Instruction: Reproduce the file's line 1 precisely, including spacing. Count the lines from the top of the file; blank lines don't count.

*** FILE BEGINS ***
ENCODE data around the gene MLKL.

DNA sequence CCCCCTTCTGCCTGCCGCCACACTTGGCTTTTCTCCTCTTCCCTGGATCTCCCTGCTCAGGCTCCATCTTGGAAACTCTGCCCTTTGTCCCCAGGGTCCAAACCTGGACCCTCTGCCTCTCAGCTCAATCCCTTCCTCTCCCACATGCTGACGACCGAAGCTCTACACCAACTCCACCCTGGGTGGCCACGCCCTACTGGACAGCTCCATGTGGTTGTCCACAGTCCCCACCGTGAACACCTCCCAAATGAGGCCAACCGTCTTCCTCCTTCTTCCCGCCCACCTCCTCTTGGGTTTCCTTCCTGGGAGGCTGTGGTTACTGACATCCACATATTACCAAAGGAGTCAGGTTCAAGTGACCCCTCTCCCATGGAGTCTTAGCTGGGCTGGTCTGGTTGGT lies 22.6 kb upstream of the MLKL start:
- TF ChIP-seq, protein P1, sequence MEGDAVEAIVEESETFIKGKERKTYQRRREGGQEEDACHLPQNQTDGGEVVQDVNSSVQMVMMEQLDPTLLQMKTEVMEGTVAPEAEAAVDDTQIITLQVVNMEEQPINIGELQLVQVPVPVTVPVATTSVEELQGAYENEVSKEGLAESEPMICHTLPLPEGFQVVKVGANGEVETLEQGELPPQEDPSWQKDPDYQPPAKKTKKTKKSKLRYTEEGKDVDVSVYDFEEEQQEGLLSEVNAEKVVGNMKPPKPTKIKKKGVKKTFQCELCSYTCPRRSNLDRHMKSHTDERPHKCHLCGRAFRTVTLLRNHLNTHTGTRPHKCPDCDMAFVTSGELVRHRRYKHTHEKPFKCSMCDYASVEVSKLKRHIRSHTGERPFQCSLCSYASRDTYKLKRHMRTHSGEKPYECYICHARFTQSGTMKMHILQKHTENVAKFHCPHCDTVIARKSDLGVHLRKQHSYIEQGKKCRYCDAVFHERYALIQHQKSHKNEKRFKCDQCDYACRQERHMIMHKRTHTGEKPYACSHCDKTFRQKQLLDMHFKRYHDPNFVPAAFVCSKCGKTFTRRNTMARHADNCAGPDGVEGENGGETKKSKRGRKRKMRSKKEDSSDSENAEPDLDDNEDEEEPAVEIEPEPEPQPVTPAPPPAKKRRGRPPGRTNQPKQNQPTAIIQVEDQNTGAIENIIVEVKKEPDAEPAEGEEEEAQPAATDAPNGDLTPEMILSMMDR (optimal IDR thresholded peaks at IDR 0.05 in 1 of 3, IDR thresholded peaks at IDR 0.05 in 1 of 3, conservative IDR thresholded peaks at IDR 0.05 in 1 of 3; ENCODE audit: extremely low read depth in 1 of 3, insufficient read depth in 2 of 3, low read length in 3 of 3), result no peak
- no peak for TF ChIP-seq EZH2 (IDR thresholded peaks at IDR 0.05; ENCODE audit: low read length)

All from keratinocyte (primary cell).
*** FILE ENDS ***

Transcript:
ENCODE data around the gene MLKL.